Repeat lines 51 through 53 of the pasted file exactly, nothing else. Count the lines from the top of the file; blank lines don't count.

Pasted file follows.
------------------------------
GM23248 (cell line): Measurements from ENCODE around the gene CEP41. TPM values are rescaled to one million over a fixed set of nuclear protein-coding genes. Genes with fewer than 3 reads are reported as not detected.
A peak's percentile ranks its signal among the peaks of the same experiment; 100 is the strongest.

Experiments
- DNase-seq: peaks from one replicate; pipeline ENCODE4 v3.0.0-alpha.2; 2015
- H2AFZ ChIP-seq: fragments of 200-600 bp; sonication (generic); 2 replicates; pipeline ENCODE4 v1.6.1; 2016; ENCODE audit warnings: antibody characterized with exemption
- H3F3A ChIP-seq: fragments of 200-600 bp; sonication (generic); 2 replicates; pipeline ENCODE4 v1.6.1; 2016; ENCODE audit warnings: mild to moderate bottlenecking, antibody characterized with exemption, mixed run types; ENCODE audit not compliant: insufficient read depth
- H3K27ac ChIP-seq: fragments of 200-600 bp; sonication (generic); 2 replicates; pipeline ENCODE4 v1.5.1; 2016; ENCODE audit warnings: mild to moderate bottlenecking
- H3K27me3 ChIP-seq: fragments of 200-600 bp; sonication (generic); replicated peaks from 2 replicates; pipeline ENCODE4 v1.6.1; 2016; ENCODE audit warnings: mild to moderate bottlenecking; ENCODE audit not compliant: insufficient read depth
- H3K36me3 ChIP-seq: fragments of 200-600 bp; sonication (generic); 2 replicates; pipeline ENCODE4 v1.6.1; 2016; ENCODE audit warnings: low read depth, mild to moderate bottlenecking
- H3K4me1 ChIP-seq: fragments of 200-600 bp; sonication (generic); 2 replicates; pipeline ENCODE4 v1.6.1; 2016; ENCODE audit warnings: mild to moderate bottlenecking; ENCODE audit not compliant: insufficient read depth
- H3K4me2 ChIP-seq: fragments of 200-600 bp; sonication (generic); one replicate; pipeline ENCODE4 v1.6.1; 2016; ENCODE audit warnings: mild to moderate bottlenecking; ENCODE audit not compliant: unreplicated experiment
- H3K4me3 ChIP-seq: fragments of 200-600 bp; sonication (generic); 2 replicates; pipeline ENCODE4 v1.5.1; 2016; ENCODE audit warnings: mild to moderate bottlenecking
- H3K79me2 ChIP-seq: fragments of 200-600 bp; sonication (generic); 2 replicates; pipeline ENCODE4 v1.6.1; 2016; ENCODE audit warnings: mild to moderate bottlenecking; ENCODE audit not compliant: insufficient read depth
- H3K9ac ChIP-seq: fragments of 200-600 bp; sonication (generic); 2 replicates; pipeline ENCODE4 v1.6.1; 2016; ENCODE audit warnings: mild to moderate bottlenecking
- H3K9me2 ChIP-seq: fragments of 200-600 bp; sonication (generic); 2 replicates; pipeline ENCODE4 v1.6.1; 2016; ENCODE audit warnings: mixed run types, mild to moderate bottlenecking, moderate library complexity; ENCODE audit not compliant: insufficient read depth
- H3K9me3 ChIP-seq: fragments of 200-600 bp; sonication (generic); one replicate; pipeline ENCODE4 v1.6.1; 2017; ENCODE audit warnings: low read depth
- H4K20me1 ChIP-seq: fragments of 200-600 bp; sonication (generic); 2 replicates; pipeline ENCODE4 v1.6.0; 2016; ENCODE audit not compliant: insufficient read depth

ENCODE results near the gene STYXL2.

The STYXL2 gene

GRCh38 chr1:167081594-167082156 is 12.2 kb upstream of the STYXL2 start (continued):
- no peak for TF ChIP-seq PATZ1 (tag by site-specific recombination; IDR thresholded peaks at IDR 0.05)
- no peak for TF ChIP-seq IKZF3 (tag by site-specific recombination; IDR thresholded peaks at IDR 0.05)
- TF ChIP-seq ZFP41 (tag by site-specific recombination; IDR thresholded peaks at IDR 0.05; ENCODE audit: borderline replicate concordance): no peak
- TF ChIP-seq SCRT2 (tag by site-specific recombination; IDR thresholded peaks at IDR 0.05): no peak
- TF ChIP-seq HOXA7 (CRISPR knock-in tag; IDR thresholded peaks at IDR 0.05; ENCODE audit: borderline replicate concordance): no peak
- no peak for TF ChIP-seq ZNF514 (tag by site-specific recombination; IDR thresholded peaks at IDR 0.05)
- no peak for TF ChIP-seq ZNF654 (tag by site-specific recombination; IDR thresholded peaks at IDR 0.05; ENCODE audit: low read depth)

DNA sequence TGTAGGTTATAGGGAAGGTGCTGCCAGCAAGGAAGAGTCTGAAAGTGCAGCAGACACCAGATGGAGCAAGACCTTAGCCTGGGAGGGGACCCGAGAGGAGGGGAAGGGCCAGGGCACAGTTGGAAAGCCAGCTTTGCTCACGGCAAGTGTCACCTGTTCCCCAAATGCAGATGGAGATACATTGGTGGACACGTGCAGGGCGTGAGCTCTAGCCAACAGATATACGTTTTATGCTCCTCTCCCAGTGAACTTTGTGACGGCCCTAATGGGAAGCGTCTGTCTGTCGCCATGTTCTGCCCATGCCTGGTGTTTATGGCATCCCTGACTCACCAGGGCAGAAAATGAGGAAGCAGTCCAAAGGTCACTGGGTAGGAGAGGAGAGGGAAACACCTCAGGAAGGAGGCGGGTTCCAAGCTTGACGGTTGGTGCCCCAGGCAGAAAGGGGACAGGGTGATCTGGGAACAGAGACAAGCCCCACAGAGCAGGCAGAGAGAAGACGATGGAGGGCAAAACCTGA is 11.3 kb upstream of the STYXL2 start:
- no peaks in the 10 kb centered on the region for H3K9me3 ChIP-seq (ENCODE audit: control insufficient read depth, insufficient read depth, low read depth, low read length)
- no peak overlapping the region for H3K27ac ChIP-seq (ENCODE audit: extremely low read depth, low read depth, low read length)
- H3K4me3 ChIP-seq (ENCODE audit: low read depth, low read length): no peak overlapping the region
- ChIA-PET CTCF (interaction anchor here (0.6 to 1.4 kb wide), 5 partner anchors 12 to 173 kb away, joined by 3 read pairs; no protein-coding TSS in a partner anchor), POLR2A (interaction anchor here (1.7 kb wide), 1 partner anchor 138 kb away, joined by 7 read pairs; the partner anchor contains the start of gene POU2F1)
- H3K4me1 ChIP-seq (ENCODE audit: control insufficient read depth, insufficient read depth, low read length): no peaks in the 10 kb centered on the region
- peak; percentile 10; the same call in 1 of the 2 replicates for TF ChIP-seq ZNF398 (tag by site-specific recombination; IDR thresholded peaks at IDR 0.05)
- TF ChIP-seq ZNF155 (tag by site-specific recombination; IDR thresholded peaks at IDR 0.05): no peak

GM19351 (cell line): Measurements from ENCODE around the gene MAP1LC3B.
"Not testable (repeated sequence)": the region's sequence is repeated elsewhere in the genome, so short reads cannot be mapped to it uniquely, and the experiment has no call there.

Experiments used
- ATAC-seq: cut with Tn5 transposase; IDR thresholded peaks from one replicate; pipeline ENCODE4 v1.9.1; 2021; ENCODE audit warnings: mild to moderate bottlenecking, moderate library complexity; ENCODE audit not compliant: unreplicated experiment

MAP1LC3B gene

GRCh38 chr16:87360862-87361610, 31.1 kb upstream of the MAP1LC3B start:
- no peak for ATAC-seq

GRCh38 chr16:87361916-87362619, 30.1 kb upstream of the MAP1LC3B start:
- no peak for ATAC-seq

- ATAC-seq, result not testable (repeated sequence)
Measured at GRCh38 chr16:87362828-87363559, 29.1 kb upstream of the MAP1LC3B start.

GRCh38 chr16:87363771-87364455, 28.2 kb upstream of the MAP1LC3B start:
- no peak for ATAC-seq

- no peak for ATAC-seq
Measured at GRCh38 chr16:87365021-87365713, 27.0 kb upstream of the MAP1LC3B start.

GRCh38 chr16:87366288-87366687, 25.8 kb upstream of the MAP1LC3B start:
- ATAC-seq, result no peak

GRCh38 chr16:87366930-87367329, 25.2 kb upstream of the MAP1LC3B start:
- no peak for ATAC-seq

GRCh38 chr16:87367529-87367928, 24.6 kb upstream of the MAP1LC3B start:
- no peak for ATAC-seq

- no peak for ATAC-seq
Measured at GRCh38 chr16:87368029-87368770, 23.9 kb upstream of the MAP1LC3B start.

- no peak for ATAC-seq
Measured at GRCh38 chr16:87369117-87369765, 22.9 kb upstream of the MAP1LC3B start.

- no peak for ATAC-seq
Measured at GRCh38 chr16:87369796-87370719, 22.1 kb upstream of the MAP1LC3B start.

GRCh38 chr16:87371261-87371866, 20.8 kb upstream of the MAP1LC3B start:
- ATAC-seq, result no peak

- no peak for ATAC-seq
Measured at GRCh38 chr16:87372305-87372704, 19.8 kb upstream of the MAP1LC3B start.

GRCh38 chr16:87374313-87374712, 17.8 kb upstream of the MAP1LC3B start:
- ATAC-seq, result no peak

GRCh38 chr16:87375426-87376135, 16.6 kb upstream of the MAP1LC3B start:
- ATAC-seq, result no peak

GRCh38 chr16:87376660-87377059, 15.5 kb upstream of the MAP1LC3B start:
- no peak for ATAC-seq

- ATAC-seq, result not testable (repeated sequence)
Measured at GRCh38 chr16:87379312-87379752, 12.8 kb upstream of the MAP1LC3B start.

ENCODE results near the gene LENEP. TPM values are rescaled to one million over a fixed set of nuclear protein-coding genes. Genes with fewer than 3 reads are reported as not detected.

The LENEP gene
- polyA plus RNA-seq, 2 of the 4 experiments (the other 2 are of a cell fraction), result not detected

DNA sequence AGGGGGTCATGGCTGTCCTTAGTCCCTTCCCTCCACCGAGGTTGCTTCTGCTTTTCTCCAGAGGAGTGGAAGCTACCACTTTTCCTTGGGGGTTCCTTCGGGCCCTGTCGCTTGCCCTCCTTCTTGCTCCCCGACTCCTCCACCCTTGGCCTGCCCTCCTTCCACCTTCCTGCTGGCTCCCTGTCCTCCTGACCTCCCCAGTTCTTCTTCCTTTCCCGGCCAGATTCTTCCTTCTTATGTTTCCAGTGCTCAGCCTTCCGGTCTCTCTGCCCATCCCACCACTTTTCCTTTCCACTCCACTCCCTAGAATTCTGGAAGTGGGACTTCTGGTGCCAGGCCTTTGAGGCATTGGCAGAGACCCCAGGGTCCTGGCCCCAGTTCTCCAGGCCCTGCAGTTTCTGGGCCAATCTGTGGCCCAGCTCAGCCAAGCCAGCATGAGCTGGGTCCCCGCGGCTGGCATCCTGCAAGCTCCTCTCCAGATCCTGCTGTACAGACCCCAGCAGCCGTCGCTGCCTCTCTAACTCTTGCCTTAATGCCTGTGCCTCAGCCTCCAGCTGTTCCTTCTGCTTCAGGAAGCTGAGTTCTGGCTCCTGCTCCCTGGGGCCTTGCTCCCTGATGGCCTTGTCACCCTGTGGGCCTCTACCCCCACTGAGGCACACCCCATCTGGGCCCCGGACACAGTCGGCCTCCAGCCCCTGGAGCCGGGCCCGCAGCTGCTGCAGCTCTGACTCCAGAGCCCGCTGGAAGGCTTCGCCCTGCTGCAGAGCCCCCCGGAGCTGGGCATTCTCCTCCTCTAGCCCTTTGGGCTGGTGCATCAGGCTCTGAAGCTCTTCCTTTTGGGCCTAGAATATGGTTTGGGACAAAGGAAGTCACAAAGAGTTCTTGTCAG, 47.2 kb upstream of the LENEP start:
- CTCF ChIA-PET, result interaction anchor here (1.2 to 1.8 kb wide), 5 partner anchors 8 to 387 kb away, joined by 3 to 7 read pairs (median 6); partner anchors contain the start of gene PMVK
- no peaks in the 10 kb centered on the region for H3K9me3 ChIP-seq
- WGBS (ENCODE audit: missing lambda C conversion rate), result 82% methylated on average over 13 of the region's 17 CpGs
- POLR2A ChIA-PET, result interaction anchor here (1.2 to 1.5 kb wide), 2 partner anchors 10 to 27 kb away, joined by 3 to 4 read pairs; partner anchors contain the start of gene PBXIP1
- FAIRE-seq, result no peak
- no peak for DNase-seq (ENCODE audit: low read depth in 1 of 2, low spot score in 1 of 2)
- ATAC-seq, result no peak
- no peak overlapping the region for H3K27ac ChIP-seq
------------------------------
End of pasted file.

GRCh38 chr16:87366288-87366687, 25.8 kb upstream of the MAP1LC3B start:
- ATAC-seq, result no peak

GRCh38 chr16:87366930-87367329, 25.2 kb upstream of the MAP1LC3B start: